Liked by 1 person

  5. It’s crazy he wrote this book in 2019 and yet these kind of arguments against scripture’s ultimate authority for the alternative of authority of the Magistrate in Rome is the exact crisis that Rome face today with this present pope, as you pointed out

    Liked by 1 person

  6. “To Broussard’s point that Paul in the passage was referring only to the Old Testament, I would argue that the Holy Spirit, the divine Author of all Scripture, certainly had the entire Bible “in mind” when He inspired Paul to write this passage.” Well said! Amen!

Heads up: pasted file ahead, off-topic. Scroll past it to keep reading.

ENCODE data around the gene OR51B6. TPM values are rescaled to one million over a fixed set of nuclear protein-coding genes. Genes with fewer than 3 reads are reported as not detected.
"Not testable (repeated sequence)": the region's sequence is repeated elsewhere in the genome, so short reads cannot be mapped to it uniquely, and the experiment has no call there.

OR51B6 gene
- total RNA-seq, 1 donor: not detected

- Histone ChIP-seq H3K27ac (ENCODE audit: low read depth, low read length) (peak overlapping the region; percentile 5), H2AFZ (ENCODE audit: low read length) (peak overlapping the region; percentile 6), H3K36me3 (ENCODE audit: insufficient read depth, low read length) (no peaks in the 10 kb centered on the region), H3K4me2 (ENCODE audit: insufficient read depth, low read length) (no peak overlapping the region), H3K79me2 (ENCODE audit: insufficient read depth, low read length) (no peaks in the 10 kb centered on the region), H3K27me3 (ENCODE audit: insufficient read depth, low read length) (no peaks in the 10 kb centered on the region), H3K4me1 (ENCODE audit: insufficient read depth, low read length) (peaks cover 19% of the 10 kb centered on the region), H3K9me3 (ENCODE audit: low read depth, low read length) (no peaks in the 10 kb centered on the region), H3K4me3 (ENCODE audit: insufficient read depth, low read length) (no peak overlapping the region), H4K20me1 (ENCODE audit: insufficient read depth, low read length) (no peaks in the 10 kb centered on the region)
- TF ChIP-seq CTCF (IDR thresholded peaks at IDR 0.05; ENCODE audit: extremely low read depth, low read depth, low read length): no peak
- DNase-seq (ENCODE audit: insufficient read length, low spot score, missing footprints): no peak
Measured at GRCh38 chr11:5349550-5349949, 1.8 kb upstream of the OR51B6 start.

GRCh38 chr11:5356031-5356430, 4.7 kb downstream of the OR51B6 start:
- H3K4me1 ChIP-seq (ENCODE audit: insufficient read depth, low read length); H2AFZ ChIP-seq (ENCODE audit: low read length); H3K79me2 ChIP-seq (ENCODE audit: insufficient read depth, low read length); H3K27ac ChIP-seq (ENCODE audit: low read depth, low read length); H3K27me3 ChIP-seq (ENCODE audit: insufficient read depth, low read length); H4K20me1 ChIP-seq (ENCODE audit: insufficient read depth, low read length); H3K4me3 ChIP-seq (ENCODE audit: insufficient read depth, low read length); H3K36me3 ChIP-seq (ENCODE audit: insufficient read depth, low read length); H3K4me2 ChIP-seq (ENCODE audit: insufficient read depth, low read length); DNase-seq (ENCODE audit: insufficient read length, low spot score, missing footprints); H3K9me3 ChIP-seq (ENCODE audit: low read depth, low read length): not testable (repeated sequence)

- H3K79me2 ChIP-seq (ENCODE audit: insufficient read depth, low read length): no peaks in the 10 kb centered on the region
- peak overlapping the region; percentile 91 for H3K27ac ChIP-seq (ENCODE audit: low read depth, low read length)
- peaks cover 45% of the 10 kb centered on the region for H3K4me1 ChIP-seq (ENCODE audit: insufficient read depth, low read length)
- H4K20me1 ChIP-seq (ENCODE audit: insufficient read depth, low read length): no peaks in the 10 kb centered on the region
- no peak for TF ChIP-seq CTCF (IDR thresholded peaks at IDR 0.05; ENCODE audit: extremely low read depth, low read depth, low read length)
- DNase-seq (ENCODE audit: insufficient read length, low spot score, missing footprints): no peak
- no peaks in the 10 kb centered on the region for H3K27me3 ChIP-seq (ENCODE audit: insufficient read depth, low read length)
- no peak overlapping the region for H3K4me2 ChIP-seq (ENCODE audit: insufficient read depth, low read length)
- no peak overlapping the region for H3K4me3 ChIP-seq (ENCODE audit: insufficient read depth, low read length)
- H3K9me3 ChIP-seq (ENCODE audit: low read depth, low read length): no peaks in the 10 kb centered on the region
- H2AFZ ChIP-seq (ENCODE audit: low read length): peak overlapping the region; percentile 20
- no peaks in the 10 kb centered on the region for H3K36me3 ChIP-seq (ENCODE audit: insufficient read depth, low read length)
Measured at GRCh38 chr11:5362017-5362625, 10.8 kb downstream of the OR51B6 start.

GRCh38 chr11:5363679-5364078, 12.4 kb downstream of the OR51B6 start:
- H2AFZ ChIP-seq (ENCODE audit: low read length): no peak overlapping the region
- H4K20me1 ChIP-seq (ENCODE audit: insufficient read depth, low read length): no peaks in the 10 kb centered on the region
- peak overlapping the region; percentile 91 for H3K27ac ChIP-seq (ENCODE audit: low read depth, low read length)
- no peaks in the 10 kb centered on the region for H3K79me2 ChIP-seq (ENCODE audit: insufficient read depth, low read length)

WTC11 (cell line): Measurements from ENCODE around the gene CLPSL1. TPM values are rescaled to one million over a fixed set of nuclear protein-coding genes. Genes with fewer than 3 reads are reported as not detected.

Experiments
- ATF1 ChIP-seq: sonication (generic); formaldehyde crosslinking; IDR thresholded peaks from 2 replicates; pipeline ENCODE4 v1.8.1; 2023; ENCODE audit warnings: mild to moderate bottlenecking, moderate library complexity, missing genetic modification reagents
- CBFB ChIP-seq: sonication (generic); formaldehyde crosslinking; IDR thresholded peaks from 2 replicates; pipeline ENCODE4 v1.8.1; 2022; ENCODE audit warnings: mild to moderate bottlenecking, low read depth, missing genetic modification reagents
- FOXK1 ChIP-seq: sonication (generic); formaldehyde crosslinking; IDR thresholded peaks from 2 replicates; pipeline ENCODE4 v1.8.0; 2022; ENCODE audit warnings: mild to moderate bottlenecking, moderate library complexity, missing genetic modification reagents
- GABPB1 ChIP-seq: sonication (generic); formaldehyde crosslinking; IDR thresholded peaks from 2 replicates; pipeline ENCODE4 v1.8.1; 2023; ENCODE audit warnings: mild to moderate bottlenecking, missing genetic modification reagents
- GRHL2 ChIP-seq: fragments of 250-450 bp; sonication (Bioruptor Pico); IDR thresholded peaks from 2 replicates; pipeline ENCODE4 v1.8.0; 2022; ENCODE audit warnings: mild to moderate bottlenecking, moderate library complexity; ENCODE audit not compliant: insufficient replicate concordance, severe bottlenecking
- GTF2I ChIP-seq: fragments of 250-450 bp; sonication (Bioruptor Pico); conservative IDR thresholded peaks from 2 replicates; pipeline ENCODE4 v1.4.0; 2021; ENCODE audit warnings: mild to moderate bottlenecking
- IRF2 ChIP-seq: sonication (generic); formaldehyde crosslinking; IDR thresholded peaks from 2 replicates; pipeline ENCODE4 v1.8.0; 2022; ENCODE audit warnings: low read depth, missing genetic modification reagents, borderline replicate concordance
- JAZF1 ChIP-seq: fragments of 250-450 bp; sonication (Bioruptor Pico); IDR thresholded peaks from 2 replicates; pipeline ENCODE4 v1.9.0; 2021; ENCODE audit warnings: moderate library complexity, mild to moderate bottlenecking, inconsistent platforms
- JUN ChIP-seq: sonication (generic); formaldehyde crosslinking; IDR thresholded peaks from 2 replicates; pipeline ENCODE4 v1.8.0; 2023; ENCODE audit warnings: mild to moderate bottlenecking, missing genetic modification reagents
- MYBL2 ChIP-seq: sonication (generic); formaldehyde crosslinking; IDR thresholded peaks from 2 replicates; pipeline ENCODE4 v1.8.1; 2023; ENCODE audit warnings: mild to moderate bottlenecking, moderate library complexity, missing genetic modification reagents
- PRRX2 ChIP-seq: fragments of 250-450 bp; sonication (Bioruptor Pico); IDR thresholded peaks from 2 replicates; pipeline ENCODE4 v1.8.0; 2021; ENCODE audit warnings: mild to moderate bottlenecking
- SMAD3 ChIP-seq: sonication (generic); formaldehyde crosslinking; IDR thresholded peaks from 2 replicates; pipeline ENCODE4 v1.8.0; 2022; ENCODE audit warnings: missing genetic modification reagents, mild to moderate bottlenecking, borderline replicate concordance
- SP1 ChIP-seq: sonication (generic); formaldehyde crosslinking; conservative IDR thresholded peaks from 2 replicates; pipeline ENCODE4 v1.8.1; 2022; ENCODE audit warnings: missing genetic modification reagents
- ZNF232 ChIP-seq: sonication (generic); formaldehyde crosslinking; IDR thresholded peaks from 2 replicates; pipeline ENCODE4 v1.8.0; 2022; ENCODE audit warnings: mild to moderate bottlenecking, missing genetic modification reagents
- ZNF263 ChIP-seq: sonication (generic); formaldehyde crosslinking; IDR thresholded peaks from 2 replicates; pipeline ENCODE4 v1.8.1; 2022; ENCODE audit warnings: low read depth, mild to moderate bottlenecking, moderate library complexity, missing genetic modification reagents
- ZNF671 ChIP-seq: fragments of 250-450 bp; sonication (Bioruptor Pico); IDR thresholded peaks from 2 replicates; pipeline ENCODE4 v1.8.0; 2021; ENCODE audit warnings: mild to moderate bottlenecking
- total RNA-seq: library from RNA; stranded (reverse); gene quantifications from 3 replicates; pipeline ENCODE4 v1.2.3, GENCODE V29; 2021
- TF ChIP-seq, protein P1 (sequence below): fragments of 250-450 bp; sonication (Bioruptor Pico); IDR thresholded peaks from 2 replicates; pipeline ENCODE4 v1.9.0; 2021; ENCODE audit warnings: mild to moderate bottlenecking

Liked by 1 person

Leave a Reply

Fill in your details below or click an icon to log in:

WordPress.com Logo

You are commenting using your WordPress.com account. Log Out /  Change )

Google photo

You are commenting using your Google account. Log Out /  Change )

Twitter picture

You are commenting using your Twitter account. Log Out /  Change )

Facebook photo

You are commenting using your Facebook account. Log Out /  Change )

Connecting to %s